The defending National Champions.
LSU hasn’t carried the title in a decade, and head coach Paul Mainieri is trying the fit for the first time.
As much as the players and staff might believe that teams always give LSU their toughest effort, there certainly is truth in the idea that the 2010 season, as defending champions, has drawn some extra focus from the Tiger opponents.
While the team has slipped around and past teams to save midweek games throughout the year, Tuesday night dealt the group their first loss. With the players visibly hung over from the events of the past three days, getting up against the 10-29 Privateers didn’t seem a priority. New Orleans’ players clearly had a different outlook, and their 11th win out of 40 came with the approach.
The weekend prior, LSU dropped all three of their games in Oxford, Miss., seeing the Rebel bats answer every call that the Tigers had and then some.
Anthony Ranaudo lasted less than two innings, giving up nine runs on nine hits in what quickly turned into his worst outing in purple and gold. The staff’s second ace arm, closer Matty Ott (1-1), appeared just once, pitching 3.2 innings of two hit, one run ball. The sophomore eventually faded, putting runners on before giving up the winning hit in the bottom of the 11th.
With four weekends of conference baseball left, the sweep helped catapult the Rebels up and over the Tigers in the Western Division standings. Both teams are at 11-7 in the SEC, with Ole Miss holding the tiebreaker. The pair trails Arkansas, who at 13-5 sits atop the West and in second place in the overall standings, one game behind first-place South Carolina.
For Mainieri the message on Wednesday was that the book has not closed. With time still on the clock, the Tigers aren’t looking to pack the bags and call off any shot at being set up for Omaha.
“Even though [the UNO loss] was a very bitter pill to swallow, we have to put it in proper perspective,” Mainieri said. “I made lots of points to them about that. One of the points I made was that I expected to flip on my computer and see we dropped in RPI from 11 to 35. We dropped from 11 to 13.
“You have 14 games remaining in the regular season plus the SEC tournament, and all those games are going to be against high RPI teams,” he added. “If we can have some success, then it is not unreasonable to think we can still sneak into the position of a national seed, and at least a regional. I needed them to understand that those goals are attainable for us.”
LSU travels to No. 6 Florida this weekend before a series against Vanderbilt, at Kentucky and then back home to finish the season against Mississippi State. The lone midweek games, both at Alex Box, will be against Southeastern Louisiana on May 4 and Tulane on May 18.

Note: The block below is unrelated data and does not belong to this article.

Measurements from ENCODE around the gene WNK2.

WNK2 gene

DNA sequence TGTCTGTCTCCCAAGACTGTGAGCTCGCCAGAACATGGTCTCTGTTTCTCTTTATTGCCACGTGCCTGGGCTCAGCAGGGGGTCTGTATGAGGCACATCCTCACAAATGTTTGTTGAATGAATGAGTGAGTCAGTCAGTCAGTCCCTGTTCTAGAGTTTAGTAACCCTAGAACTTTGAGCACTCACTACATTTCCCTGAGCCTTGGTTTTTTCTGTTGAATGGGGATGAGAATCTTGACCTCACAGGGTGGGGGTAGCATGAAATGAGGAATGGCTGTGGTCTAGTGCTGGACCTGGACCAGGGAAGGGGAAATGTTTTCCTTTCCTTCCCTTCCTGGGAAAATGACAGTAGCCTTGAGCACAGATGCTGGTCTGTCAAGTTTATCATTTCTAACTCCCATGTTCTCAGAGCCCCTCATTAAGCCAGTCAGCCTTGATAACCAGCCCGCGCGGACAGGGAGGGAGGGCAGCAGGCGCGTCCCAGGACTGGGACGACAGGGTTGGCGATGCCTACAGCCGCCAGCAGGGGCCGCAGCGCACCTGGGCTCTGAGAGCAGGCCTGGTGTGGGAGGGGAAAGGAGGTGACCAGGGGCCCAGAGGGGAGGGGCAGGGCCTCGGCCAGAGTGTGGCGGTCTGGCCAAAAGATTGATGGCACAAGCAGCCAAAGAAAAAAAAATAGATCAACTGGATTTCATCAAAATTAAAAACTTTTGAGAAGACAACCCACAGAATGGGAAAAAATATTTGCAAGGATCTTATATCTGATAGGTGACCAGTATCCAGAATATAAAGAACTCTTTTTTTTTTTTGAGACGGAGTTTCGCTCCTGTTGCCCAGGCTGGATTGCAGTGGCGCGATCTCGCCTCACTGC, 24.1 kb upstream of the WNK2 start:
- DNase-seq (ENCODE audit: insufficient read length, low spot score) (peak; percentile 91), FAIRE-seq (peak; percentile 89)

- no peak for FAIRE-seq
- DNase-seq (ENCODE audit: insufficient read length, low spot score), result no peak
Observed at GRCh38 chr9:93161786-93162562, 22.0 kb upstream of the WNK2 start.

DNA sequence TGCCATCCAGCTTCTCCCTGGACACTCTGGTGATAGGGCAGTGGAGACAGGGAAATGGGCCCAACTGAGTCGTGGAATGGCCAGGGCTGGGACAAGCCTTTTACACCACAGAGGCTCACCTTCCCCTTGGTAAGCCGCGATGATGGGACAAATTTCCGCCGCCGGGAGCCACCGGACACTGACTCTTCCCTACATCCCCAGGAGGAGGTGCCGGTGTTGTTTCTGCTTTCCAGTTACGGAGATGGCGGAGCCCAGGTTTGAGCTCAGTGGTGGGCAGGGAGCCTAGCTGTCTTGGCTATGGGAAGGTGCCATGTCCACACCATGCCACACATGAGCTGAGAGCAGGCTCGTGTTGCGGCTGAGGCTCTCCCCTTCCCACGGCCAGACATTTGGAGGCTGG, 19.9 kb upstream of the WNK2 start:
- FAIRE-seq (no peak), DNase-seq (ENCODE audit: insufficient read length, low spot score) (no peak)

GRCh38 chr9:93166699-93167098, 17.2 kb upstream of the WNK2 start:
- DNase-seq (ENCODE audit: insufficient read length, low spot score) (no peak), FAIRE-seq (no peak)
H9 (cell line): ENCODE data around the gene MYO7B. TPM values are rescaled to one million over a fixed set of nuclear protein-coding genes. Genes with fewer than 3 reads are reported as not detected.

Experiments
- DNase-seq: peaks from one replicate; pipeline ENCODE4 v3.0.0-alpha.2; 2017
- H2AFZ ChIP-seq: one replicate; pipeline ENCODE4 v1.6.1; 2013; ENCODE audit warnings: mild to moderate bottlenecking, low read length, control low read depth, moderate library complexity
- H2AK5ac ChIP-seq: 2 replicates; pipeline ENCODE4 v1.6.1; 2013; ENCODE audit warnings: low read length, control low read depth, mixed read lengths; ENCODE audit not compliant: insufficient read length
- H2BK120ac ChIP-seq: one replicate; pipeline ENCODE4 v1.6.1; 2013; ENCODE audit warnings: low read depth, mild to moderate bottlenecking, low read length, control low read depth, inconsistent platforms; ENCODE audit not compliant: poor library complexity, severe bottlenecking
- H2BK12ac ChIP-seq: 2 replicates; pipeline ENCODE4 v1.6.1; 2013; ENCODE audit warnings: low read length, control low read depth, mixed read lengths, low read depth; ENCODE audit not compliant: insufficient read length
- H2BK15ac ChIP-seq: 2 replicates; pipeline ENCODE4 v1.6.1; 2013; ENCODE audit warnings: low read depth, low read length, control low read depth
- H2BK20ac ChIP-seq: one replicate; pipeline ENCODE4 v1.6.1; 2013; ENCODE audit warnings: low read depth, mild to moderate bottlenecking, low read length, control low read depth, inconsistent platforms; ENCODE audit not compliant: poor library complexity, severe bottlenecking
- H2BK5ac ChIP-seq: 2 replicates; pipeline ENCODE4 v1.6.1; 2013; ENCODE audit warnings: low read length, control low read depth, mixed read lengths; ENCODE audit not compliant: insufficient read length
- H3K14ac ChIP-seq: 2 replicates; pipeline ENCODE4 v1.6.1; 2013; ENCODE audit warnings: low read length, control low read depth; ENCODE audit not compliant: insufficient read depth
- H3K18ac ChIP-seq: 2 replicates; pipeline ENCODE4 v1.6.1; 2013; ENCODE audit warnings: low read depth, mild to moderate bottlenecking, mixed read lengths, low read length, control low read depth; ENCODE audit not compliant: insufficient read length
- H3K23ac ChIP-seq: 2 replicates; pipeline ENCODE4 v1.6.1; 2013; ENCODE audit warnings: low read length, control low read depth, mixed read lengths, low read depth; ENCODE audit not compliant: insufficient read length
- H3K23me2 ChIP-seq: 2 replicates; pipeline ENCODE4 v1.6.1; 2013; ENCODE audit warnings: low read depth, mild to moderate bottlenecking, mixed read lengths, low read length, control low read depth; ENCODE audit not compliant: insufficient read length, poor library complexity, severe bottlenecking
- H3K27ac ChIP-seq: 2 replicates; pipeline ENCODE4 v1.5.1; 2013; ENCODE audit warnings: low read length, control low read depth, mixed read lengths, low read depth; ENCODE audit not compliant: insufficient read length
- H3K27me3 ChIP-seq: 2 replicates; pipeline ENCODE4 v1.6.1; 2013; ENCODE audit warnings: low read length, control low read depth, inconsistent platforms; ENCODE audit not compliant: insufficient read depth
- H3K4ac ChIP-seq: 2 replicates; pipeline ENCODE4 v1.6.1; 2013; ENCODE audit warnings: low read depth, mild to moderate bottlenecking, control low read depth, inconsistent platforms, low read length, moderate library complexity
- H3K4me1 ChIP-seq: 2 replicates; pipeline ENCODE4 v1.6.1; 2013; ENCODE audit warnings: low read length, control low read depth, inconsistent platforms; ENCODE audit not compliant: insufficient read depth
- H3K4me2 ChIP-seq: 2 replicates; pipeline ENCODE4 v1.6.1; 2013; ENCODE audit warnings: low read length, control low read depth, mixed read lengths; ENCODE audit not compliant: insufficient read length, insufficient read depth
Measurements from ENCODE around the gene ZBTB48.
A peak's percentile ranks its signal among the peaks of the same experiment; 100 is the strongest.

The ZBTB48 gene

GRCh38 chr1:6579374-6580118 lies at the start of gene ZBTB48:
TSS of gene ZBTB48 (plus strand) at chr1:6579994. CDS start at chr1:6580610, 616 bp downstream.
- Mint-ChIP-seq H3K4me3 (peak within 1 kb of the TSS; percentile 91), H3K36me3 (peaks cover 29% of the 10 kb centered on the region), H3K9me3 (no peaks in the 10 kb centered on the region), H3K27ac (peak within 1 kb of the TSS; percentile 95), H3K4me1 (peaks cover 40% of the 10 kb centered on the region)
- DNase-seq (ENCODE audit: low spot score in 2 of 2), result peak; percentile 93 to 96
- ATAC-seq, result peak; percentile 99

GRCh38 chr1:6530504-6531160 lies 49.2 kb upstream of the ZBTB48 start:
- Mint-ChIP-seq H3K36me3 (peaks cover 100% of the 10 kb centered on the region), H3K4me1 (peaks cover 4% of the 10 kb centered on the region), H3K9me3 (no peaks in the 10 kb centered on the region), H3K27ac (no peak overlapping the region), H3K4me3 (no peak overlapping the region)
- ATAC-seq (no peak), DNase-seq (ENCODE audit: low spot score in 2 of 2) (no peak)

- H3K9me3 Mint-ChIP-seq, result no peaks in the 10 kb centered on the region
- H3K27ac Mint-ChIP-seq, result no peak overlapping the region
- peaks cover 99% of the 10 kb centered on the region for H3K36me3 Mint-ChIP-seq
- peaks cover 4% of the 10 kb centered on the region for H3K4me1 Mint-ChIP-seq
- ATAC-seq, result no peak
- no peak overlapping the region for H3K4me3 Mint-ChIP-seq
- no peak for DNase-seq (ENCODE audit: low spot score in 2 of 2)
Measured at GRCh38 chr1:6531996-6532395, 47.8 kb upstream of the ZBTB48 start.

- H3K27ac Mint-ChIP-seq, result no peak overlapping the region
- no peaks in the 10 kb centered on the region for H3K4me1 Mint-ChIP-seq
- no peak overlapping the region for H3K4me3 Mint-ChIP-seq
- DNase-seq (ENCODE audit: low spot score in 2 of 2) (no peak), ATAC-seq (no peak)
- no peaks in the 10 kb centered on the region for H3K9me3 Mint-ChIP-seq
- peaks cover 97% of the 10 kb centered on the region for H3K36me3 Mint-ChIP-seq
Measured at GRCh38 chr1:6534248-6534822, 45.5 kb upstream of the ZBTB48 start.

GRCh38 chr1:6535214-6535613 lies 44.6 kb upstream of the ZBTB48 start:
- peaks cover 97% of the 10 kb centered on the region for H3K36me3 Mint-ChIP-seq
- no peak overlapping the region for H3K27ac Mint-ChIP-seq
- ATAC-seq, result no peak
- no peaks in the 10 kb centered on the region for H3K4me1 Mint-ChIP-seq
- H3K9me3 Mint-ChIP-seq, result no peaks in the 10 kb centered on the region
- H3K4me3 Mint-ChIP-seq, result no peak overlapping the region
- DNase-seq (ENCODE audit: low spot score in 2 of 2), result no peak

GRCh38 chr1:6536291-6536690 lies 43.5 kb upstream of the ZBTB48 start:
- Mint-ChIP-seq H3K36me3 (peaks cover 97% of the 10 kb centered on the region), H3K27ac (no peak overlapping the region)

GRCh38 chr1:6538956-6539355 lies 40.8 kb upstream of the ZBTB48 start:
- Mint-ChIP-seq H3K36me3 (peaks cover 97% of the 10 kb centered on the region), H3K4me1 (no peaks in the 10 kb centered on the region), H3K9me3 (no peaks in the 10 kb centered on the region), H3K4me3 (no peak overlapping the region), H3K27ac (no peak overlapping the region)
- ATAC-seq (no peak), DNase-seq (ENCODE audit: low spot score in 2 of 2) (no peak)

If the crystal ball reads wins, then good pitching must be in store.
Thus far the staff, without the consistent arm of Louis Coleman or the fully healthy arm of Anthony Ranaudo, has looked far from “Omaha-like.” Minus Ranaudo, the staff’s dominant arm is Ott, who will continue to occupy the closer role. So far the inability to consistently bridge the gap to the nation’s leading save man in 2009 has cost the Tigers the use of one of their only reliable men on the mound. Through 41 games, Ott has appeared in less than 30 total innings, which equates to less than 8-percent off the innings the Tigers have played.
While Ranaudo and sophomore southpaw Chris Matulis appear to have locked up their weekend starting spots, the Sunday role, and most of the relief opportunities in between, are still up for grabs.
The takers don’t seem to be stepping forward in numbers.
Joey Bourgeois has piled up a 6.41 ERA in 11 starts. Austin Ross, a one-time Saturday starter, has now seen his numbers slump to 3-4 and a 5.54 ERA in 15 appearances. Michael Reed’s five starts and 11 appearances turned out no decisions and a 9.15 ERA.
“Our pitching has always been a struggle this year,” Mainieri said. “I am trying to find things. I have been giving certain guys chances after chances after chances and they aren’t coming through. It’s time to give someone else a chance.
“In the fall [Zach] LaSuzzo couldn’t throw strikes, but after his last three outings he has come out and had an electric fastball and demanded it,” he added. “And I think the time has come for Mitch Mormann to get a major opportunity to see what he can do for us.”